I very much support this fund, and think it is prudent for the City to go back to funding the levy as originally intended. There will always be a reason to wait one more year before we take these kinds of actions. There always has been a reason to wait one more year, and that’s how we got to where we are today where a problem we have known about for decades is a sudden emergency. The levy was a good idea before COVID, it is still a good idea, and it will pay for things that save the residents and businesses of New Westminster money in the long term. The cost of us not doing this is going to cost the average New Westminster electricity customer much more than the $15 this levy will cost.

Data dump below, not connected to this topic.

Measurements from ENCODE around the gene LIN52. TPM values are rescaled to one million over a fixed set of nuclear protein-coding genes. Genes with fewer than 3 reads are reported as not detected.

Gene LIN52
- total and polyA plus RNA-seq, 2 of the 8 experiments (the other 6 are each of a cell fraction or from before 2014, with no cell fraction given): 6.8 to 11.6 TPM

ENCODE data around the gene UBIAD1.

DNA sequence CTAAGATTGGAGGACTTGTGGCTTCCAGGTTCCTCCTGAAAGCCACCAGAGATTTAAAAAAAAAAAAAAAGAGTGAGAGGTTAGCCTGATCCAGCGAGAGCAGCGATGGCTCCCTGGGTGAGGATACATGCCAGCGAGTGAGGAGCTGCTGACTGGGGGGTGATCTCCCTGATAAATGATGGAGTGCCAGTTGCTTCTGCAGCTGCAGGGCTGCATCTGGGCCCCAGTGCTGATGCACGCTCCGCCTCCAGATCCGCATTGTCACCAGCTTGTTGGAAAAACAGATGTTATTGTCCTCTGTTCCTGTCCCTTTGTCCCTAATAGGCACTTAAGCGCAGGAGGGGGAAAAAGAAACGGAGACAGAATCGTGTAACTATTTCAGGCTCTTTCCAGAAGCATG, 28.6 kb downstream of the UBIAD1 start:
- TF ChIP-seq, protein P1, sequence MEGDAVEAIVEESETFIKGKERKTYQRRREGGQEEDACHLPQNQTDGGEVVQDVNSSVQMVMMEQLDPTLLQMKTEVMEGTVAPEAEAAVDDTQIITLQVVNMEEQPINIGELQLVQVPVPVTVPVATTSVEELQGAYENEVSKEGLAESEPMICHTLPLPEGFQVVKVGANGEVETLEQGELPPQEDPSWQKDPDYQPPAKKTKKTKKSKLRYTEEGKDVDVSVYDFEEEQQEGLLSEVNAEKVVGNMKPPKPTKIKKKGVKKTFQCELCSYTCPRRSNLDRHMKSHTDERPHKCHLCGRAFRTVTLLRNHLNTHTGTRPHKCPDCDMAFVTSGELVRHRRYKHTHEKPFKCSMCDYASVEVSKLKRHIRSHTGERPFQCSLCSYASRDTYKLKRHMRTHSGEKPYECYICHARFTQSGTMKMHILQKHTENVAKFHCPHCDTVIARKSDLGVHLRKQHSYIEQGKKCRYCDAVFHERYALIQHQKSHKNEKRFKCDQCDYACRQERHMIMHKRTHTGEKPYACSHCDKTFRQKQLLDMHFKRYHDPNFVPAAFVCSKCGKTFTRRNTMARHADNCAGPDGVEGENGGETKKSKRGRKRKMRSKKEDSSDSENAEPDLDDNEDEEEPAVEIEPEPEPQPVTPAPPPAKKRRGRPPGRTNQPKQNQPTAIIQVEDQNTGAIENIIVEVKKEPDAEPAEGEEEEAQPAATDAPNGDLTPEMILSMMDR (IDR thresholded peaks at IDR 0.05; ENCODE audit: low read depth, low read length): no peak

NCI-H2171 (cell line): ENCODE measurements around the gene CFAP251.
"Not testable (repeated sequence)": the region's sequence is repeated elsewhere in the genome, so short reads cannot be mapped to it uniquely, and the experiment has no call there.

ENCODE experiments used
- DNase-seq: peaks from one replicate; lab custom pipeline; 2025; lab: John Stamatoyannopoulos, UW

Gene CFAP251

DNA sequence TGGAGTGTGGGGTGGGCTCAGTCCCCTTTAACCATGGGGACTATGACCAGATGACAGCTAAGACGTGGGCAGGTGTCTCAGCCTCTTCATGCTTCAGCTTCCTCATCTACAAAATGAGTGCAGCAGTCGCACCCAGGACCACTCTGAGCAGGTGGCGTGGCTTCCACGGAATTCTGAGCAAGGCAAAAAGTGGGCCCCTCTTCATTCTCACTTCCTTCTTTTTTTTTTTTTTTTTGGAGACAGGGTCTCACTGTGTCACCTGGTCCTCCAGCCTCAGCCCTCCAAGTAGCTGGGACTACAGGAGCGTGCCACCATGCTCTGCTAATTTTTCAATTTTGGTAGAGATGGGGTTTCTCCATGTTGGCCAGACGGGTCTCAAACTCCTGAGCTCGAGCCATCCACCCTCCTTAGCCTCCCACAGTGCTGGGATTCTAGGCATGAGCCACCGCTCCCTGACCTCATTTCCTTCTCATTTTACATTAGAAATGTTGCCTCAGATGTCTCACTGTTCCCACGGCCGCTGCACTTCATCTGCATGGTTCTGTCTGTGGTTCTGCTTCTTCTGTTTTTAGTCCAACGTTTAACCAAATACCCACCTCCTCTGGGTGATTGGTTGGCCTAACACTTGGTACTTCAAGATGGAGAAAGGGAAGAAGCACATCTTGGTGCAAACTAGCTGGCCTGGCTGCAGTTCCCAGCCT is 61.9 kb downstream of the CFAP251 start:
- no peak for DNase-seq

It was a split vote, but I voted with the majority to move us back to the full levy in 2021.

The following items were Moved on Consent:

Budget 2021 Public Engagement Summary Report
The City led a Public Engagement exercise around budget issues, as we discussed in a recent Budget Workshop. Here we officially receive this into the Council record. Having more than 1,000 people engage in something like this is pretty good for New Westminster, but we do need to recognize this is not a scientific survey – people who choose to engage in this type of survey are by nature self-selecting. The cross-reference with demographic data is always interesting. Property owners were (as is typical) overrepresented compared to renters, youth were underrepresented, as were immigrants and visible minorities. Still, a good overview of how the voting base sees the City’s budget priorities.

Child Care Grant Update for 232 Lawrence Street and Next Steps